Keeping Ultrasound in its Place
By Wendy Priesnitz
For many parents-to-be, one of the
frustrating aspects of pregnancy is the lack of a window into their unborn
child’s world. There is a technological fix for that, in the form of
ultrasound or sonograms. First used in obstetrics in the middle of the
twentieth century, they are now a routine part of prenatal treatment and
pregnancy scans can be performed to detect developmental defects before
In recent years, some clinics are
offering ultrasound scans without a doctor’s order in order to determine
babies’ gender and to create keepsake photos and even 3-D movies of fetal
development. This non-medical practice is being discouraged by governments
and medical associations.
The U.S. FDA says that ultrasound
heats tissues slightly, and ultrasounds can also produce very small bubbles
in some tissues, which is called cavitation. “The long-term effects of
tissue heating and cavitation are not known. Therefore, ultrasound scans
should be done only when there is a medical need,” the agency advises. It
also says that ultrasounds administered by untrained technicians might
reveal a complication or anomaly that is misinterpreted.
Research interest in this topic is
increasing. A study was
published online in September of 2016 in the journal Autism Research.
The authors, led by Pierre D. Mourad, PhD, University of Washington,
Seattle, reported that early prenatal diagnostic ultrasound has been linked to
variability in symptoms of autism spectrum disorder (ASD) in children with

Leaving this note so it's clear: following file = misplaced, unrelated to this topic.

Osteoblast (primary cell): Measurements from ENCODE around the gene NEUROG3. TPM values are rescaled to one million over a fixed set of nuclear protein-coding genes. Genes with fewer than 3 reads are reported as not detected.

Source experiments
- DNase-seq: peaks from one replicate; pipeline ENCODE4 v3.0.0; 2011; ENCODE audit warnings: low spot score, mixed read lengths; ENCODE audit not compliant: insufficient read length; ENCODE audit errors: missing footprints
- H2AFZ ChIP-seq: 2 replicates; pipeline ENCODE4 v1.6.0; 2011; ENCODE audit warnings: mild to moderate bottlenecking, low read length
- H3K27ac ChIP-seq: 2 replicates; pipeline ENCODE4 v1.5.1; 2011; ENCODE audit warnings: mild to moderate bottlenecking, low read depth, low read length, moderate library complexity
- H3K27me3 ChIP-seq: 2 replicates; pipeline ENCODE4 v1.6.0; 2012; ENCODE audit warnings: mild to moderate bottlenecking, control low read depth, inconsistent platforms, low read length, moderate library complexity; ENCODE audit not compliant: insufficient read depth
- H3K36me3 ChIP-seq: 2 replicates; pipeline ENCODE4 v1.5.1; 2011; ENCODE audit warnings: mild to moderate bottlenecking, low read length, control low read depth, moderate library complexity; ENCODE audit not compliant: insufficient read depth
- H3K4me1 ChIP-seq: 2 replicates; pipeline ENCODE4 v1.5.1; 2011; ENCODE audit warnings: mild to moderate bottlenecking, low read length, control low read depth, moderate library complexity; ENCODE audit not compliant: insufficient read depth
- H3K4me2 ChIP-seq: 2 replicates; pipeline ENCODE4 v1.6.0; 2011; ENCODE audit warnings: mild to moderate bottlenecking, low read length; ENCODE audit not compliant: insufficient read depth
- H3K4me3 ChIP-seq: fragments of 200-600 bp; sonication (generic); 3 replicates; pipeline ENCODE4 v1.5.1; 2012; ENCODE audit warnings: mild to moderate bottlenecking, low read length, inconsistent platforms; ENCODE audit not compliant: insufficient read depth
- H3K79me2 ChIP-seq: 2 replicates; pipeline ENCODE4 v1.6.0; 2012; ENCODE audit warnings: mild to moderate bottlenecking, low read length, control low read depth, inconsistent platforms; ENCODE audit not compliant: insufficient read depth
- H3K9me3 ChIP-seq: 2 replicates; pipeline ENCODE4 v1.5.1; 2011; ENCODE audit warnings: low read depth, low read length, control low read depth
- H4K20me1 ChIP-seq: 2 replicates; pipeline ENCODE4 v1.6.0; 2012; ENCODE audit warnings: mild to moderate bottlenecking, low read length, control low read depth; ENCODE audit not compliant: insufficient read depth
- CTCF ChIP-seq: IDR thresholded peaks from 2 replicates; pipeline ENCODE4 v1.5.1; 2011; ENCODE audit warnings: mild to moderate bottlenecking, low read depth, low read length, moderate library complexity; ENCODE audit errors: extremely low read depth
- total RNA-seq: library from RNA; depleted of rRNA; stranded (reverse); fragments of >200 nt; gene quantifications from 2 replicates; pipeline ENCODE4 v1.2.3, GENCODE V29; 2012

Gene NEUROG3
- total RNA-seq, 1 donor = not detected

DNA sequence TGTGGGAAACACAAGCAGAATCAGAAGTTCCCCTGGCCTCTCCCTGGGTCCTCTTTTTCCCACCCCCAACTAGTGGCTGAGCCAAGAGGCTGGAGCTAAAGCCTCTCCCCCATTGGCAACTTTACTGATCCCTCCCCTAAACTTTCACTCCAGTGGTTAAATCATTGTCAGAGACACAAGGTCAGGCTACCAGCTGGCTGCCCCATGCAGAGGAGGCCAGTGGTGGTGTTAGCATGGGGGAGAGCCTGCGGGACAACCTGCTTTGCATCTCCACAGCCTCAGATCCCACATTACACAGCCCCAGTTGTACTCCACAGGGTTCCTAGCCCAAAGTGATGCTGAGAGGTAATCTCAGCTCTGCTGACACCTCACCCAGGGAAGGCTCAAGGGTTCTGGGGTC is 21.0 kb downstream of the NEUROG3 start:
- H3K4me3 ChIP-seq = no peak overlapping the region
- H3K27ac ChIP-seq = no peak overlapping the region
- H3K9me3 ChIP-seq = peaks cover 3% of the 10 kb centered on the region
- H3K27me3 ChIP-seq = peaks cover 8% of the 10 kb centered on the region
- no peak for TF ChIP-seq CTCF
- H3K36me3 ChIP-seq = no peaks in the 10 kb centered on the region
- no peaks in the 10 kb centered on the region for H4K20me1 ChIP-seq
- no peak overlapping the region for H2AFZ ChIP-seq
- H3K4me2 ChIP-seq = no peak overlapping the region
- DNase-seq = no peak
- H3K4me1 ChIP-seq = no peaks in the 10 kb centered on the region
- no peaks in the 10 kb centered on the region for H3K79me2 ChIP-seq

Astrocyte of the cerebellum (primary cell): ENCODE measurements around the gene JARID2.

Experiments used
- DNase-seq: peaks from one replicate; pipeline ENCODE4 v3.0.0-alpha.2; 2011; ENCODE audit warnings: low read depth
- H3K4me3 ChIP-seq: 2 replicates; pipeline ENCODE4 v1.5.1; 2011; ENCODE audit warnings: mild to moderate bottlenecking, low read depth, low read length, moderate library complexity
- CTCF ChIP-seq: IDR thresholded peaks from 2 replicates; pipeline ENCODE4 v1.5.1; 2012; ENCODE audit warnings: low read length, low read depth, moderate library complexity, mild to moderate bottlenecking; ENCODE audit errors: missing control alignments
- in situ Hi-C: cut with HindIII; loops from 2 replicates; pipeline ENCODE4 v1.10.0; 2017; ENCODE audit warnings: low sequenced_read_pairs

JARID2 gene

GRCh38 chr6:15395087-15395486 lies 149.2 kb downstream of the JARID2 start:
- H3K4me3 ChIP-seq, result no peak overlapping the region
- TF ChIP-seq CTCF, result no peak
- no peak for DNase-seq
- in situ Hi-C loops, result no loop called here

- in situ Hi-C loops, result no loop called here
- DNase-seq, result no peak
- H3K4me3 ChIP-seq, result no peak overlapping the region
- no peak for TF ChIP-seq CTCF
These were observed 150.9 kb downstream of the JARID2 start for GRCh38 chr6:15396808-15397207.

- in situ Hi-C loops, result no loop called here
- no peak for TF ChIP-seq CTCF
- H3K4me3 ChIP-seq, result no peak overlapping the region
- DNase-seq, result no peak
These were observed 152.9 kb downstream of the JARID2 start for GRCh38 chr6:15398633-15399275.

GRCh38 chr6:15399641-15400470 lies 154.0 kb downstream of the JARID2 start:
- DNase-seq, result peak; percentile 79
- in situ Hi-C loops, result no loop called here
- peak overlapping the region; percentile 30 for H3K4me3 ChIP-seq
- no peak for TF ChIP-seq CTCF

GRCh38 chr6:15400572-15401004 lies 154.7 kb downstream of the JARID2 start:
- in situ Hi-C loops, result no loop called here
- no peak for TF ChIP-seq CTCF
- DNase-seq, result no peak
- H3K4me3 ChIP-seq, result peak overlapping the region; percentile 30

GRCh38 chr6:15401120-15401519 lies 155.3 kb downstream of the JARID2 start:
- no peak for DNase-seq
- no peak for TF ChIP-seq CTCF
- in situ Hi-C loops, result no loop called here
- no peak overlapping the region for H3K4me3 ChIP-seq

specific genetic vulnerabilities. The authors note that these results “add
weight to ongoing concerns” expressed by the US Food and Drug Administration
(FDA) about the nonmedical use of diagnostic ultrasound during pregnancy.
Several organizations have also
released statements regarding keepsake ultrasound.
The European Committee for Medical
Ultrasound has said: “The embryonic period is known to be particularly
sensitive to any external influences. Until further scientific information
is available, investigations should be carried out with careful control of
output levels and exposure times. With increasing mineralization of the
fetal bone as the fetus develops, the possibility of heating fetal bone
increases. The user should prudently limit exposure of critical structures
such as the fetal skull or spine during Doppler studies (a type of
ultrasound that detects movement, direction and speed, such as fetal
The American Pregnancy Association
states: “The ultrasound is a non-invasive procedure that, when used
properly, has not demonstrated fetal harm. However, the long term effects of
repeated and/or lengthy ultrasound exposures on the fetus are not fully
The Society of Obstetricians and
Gynaecologists of Canada (SOGC) and the Canadian Association of Radiologists
issued a warning against “entertainment” ultrasounds in a joint policy
statement, warning that every ultrasound involves exposes the fetus to
“targeted energy,” and carries a theoretical risk of some harm.
So it is probably safer to keep
that window closed and use your imagination until birth.
Priesnitz is Natural Life Magazine's editor. She has been a journalist
for over forty years and is the author of thirteen books.